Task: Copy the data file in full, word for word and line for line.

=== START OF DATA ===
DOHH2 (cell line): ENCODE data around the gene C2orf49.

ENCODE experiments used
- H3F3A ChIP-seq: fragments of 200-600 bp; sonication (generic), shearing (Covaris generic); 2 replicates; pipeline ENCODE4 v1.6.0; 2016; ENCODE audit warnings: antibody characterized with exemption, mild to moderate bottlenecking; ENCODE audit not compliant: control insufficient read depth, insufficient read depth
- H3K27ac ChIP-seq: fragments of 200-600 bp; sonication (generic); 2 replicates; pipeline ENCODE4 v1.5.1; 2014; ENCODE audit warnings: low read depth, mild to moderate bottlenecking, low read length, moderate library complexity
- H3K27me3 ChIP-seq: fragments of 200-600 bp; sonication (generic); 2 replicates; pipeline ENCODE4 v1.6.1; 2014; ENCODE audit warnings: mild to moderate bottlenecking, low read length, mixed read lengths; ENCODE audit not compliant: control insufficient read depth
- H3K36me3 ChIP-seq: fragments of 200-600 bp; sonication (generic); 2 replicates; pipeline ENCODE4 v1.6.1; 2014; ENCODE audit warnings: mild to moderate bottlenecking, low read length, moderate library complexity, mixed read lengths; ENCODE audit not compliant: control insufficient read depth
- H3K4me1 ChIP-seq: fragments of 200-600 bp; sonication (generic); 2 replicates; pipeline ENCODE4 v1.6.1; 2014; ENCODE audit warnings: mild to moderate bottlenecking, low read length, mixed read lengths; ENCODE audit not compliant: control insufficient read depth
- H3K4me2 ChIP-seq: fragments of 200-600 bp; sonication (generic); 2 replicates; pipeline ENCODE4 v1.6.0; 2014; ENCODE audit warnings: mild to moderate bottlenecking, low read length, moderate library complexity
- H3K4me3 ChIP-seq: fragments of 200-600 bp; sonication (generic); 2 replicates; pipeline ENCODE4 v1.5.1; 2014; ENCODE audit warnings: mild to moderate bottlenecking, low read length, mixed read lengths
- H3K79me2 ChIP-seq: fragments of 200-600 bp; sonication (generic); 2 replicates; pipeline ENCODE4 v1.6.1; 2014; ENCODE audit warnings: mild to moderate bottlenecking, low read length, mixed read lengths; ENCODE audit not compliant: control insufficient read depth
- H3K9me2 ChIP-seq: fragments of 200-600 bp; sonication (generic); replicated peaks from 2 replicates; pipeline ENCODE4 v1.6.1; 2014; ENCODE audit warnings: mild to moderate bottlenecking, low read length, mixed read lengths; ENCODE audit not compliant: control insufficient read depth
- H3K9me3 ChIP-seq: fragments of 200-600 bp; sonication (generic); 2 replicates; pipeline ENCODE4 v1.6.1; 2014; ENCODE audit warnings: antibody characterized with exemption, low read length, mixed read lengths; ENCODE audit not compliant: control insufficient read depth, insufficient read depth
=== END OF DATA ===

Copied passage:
DOHH2 (cell line): ENCODE data around the gene C2orf49.

ENCODE experiments used
- H3F3A ChIP-seq: fragments of 200-600 bp; sonication (generic), shearing (Covaris generic); 2 replicates; pipeline ENCODE4 v1.6.0; 2016; ENCODE audit warnings: antibody characterized with exemption, mild to moderate bottlenecking; ENCODE audit not compliant: control insufficient read depth, insufficient read depth
- H3K27ac ChIP-seq: fragments of 200-600 bp; sonication (generic); 2 replicates; pipeline ENCODE4 v1.5.1; 2014; ENCODE audit warnings: low read depth, mild to moderate bottlenecking, low read length, moderate library complexity
- H3K27me3 ChIP-seq: fragments of 200-600 bp; sonication (generic); 2 replicates; pipeline ENCODE4 v1.6.1; 2014; ENCODE audit warnings: mild to moderate bottlenecking, low read length, mixed read lengths; ENCODE audit not compliant: control insufficient read depth
- H3K36me3 ChIP-seq: fragments of 200-600 bp; sonication (generic); 2 replicates; pipeline ENCODE4 v1.6.1; 2014; ENCODE audit warnings: mild to moderate bottlenecking, low read length, moderate library complexity, mixed read lengths; ENCODE audit not compliant: control insufficient read depth
- H3K4me1 ChIP-seq: fragments of 200-600 bp; sonication (generic); 2 replicates; pipeline ENCODE4 v1.6.1; 2014; ENCODE audit warnings: mild to moderate bottlenecking, low read length, mixed read lengths; ENCODE audit not compliant: control insufficient read depth
- H3K4me2 ChIP-seq: fragments of 200-600 bp; sonication (generic); 2 replicates; pipeline ENCODE4 v1.6.0; 2014; ENCODE audit warnings: mild to moderate bottlenecking, low read length, moderate library complexity
- H3K4me3 ChIP-seq: fragments of 200-600 bp; sonication (generic); 2 replicates; pipeline ENCODE4 v1.5.1; 2014; ENCODE audit warnings: mild to moderate bottlenecking, low read length, mixed read lengths
- H3K79me2 ChIP-seq: fragments of 200-600 bp; sonication (generic); 2 replicates; pipeline ENCODE4 v1.6.1; 2014; ENCODE audit warnings: mild to moderate bottlenecking, low read length, mixed read lengths; ENCODE audit not compliant: control insufficient read depth
- H3K9me2 ChIP-seq: fragments of 200-600 bp; sonication (generic); replicated peaks from 2 replicates; pipeline ENCODE4 v1.6.1; 2014; ENCODE audit warnings: mild to moderate bottlenecking, low read length, mixed read lengths; ENCODE audit not compliant: control insufficient read depth
- H3K9me3 ChIP-seq: fragments of 200-600 bp; sonication (generic); 2 replicates; pipeline ENCODE4 v1.6.1; 2014; ENCODE audit warnings: antibody characterized with exemption, low read length, mixed read lengths; ENCODE audit not compliant: control insufficient read depth, insufficient read depth